Darryl Wimberley went to high school in Mayo, Florida. He knows the people, the topography, the flora and fauna. He knows about picking tobacco, harvesting cypress trees, and gators. And, he writes of what he knows. Mayo is about 30 miles from Perry near the coast and almost 200 miles from Walt Disney World. In the straw grass swamps of the coastal region, there's little to no thought of Mickey Mouse. And, bad things still happen that people just don't talk about. It's a backwater world jerked abruptly into the 21st Century and Barrett "Bear" Raines of the FDLE has his hands full with the turbulent outcomes of that transition. To make matters worse, the once outside world, the world beyond Florida, has thrust its violent manifestations into Bear's jurisdiction with drug cartels, counterfeiting operations and assassinations. Young men and women of Lafayette and Taylor Counties who went to fight in Afghanistan as marines came back different, came back corrupted. Some of them grouped together in the swampy, black muck area of Devil's Slew to make a lot of money in criminal support roles. But, one of those young folks has just committed suicide by cop. After that, death starts to pop up like corn in a popper. With the feds staring down his collar due to the kidnapping of a special agent, Barrett Raines has to answer the who, what, when, where, and why of how all of this fits together and do so without losing his own life in the process. Great writing by Wimberley - superlative literary narrative in a tightly woven genre tale. You can't go wrong with this one!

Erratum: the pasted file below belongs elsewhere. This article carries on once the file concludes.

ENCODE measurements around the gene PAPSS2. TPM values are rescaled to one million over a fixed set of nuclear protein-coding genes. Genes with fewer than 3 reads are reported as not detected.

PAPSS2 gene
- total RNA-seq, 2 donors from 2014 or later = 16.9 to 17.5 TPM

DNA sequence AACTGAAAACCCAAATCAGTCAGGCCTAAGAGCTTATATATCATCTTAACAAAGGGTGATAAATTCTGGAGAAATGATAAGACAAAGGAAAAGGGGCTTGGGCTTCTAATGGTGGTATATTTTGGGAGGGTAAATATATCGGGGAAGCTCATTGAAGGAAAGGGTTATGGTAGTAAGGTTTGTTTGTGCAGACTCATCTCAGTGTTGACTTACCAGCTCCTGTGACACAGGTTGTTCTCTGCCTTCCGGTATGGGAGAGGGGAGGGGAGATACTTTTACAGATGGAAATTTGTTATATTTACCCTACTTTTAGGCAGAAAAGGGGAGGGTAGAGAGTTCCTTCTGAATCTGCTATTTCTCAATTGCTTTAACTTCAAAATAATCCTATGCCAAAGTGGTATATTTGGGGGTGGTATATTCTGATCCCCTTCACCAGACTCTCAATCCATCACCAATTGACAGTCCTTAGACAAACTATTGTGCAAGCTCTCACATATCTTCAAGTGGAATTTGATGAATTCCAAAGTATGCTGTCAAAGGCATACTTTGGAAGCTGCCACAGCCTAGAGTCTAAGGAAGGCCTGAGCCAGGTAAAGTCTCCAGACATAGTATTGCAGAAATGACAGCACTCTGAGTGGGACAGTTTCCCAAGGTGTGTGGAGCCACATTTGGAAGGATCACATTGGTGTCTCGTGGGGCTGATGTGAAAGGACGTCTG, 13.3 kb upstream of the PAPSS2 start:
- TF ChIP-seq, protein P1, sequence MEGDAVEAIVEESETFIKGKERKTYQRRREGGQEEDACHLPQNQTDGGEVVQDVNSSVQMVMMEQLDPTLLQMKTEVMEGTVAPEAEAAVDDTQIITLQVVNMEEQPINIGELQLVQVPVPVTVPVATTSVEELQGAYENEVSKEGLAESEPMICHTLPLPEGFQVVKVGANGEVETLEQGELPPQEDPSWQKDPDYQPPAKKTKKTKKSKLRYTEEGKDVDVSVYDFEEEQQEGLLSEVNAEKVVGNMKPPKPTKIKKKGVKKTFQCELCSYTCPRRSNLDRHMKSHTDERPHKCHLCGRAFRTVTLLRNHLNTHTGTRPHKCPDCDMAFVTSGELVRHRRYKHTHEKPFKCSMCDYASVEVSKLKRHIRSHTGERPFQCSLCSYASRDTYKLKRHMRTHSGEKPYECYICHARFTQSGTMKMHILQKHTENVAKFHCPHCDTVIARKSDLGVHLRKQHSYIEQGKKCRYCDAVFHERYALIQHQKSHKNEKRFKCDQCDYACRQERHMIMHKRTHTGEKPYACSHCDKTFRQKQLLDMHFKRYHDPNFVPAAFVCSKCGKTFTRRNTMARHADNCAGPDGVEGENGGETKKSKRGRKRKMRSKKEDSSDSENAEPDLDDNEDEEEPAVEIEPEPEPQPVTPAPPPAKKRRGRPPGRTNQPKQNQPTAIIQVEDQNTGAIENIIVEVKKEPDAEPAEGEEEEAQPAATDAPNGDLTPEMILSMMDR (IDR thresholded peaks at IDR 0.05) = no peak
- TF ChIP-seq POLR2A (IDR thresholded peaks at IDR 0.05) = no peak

Riavay